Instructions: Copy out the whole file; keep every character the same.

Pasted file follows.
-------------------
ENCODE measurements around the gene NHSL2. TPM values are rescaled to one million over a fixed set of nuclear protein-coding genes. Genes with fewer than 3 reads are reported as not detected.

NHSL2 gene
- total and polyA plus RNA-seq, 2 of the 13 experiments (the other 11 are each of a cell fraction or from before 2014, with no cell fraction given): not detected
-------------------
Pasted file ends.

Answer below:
ENCODE measurements around the gene NHSL2. TPM values are rescaled to one million over a fixed set of nuclear protein-coding genes. Genes with fewer than 3 reads are reported as not detected.

NHSL2 gene
- total and polyA plus RNA-seq, 2 of the 13 experiments (the other 11 are each of a cell fraction or from before 2014, with no cell fraction given): not detected